No entrepreneur starts off a business with the intention of having it shut down in a few months' time. But the reality remains that 50 percent of businesses fail within the first five years. On the flip side, there are lots of businesses that have gone well beyond the ten-year mark and are still doing well. One thing that these businesses have in common are the wise business success habits that smart owners live by.
There's probably little surprise in the fact that those habits have to do with money and that how well your business will do over time has a lot to do with your money habits today.
That doesn't mean those habits are formed early: Sadly, schools don't really teach kids how they should handle their finances, and that's why as adults we have problems in this area.
But if your business is doing well with sales and turnover yet your finances aren't particularly encouraging, it's pretty obvious that you are practicing the wrong money habits. Perhaps you've been doing so for years; but don't lose hope. You can still make that U-turn to success. Here are those poor money habits and what to do about them:
1. Not having regard for "little money"
As a consumer goods entrepreneur, I've had to make some sales many times that were just above a dollar. At the time of the sales, I didn't really regard those proceeds as "money." But I usually got surprised when I added up all my income for the day and those dollar sales ended up constituting the hundreds and sometimes thousands of dollars I had.
I had to learn that it is an aggregate of small sums that make huge sums.
Similarly, if you spend smaller denominations mindlessly because they are small, then: newsflash! You will not get very much built up in the long run and your business will have less and less access to actual working capital.
2. Not diversifying your business's income stream
The average millionaire has at least seven streams of income, according to recent research. While it is true that focus is a big part of business success, many business owners have misinterpreted "focus" to mean running a solo business a certain way and trying something else.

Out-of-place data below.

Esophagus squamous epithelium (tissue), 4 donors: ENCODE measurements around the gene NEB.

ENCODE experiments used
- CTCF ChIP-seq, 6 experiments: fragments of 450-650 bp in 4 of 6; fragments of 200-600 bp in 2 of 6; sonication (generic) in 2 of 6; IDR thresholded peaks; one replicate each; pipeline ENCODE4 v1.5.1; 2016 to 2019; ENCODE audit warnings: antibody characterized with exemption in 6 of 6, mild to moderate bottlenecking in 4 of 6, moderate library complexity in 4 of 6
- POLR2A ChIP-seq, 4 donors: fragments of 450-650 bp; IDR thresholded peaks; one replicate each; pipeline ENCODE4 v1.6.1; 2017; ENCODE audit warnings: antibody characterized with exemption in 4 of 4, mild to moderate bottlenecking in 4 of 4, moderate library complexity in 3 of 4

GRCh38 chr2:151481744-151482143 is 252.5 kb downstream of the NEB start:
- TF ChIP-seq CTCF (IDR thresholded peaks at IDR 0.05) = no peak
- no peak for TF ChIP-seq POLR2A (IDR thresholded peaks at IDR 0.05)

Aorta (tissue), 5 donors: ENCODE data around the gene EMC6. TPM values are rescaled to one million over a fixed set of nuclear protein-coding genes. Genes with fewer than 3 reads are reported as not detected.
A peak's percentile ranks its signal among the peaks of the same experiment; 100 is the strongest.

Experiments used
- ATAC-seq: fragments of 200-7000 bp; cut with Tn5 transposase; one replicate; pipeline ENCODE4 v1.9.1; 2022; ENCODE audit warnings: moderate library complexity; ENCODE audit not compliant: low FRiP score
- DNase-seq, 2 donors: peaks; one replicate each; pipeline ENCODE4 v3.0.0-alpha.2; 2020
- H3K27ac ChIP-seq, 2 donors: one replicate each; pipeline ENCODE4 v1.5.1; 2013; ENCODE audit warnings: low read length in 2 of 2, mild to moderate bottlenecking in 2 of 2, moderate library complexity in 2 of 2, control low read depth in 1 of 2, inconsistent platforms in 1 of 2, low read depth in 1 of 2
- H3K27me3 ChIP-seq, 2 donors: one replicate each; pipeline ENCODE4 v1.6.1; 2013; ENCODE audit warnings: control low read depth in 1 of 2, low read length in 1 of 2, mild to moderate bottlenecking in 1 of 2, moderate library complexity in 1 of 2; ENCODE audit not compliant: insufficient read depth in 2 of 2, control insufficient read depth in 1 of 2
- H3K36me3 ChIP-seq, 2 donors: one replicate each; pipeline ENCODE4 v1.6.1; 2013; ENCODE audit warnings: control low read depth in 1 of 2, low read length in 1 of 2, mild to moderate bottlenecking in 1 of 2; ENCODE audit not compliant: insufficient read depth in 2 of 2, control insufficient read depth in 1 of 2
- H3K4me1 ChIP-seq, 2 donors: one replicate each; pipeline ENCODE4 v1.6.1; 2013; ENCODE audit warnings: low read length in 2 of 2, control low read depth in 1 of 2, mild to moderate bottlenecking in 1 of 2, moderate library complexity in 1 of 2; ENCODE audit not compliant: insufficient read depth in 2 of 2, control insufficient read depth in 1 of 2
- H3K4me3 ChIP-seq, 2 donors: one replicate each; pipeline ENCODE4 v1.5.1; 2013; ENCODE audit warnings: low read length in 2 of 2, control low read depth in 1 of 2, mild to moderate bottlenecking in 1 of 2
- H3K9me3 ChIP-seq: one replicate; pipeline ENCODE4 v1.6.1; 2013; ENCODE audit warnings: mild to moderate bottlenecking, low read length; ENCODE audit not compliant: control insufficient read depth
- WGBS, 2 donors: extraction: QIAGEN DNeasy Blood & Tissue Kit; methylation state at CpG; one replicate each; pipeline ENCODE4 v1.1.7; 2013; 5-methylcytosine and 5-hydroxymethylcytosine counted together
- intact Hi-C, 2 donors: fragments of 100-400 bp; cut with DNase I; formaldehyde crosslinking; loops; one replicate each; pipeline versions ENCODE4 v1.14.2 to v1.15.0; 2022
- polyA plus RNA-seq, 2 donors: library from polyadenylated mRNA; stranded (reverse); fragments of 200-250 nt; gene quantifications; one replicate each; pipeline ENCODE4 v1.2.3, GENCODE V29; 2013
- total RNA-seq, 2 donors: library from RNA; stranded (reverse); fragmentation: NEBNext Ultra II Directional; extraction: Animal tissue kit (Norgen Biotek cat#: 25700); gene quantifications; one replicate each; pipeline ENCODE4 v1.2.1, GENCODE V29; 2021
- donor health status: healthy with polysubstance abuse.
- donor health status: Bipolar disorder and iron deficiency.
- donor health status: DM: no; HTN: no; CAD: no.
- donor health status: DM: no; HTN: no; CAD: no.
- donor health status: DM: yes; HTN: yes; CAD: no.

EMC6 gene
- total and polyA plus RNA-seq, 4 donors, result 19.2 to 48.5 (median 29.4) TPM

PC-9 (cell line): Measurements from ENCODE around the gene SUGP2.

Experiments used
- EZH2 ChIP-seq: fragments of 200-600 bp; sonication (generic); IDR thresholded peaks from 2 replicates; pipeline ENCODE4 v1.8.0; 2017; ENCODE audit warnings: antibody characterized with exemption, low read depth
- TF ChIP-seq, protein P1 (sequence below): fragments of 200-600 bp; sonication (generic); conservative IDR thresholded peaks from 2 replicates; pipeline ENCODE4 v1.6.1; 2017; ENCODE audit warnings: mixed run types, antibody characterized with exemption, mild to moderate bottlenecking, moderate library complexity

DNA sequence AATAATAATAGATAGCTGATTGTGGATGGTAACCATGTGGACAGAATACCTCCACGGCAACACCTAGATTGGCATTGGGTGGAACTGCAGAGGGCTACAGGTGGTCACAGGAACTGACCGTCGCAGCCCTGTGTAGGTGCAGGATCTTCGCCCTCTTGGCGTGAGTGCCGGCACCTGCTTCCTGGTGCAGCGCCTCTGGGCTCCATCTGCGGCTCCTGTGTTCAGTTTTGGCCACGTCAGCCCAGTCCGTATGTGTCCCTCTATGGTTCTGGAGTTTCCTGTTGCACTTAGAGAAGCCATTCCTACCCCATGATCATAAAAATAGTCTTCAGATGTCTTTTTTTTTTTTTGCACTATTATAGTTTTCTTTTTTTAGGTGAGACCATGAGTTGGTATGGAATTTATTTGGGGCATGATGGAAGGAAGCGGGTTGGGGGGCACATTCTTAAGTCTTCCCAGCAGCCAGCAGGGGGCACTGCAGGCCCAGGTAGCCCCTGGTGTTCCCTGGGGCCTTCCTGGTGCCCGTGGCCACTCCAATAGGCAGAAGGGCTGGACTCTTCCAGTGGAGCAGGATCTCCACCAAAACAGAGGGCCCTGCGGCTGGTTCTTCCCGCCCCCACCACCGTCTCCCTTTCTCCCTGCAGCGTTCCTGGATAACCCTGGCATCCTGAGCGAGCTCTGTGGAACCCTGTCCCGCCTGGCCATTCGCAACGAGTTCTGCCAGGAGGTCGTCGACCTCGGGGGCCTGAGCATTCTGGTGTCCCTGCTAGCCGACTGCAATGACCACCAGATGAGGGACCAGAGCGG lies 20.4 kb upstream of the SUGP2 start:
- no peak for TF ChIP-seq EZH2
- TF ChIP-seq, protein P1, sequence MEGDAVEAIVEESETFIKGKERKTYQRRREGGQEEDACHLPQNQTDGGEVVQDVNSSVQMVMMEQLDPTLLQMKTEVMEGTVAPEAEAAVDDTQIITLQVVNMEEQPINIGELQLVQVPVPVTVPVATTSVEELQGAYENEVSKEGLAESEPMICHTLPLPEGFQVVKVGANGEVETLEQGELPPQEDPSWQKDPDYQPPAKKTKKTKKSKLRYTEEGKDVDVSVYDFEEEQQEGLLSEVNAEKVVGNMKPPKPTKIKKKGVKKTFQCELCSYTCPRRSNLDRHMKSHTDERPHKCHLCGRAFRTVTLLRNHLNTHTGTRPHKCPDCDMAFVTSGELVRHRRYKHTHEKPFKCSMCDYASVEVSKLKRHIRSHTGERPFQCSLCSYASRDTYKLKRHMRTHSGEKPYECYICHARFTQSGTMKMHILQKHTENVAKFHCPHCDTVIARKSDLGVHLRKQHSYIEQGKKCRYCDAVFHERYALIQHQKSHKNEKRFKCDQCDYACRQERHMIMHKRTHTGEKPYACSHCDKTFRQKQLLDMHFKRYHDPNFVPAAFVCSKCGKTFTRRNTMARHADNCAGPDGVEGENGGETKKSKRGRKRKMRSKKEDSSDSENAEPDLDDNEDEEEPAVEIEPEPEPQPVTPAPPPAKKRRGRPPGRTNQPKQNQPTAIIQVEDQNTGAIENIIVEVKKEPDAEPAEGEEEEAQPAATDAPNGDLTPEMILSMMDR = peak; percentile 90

Focus is not the same as being blind to opportunity. You can still be diverse within your area of expertise in the way you offer your service or goods and perhaps in your decision to offer allied products and services.
Diversifying is the most potent way to get a large market share and to subsequently raise income.
Disabusing yourself of the "focus myth" will open you up to observation, and consequently to a new world where opportunities can appear in any transaction and any conversation.
3. Not saving
This is supposed to be common sense, as saving is the most basic form of increasing the amount of money that you have. Sadly, though, very few people keep aside money for savings. Most people would rather give excuses. In fact, roughly half of Americans are saving less than 5 percent of their income.
When you're running a business, you should commit to save some money no matter how much the sum. In my experience savings always come in handy, especially when an unexpected business opportunity comes knocking.
4. Not taking steps to reduce your credit card balances and debt
Business credit card usage usually has some risks attached. So it is not enough to decide to get a card; you equally need to learn how to use one responsibly. If you can, pay off those credit card debts as soon as possible and avoid using them so you can at least avoid the high interest rate they carry. You don't have to pay off everything; just start with the smallest debts on your credit card bill, and work your way up consistently and without fail.
5. Not maximizing tax deductions and write-offs
There are certain legal avenues for tax relief as well as deductions available to you Not taking advantage of these things is unfair to your business. The sad truth is that many small business owners are unaware and unenlightened about how these deductions work and often feel that tax planning is a way to evade the system, or as some would say, "game the system."
The truth is, it is perfectly legal and not even that complex to use tax deductions and write-offs to significantly reduce what you pay the government. How do you think large businesses with significant taxable assets survive? You may need to consult a tax professional to get guidance.
6. Not keeping yourself on a "salary"
You may not need to use the term "salary," but the fact that you are a business owner does not mean you should treat all revenue as personal profit once you subtact your staff payments and capital expenses. Taking home regular pay at regular intervals is a way to show respect to your business.
Your business naturally grows when you respect it.
So, go on and build that empire!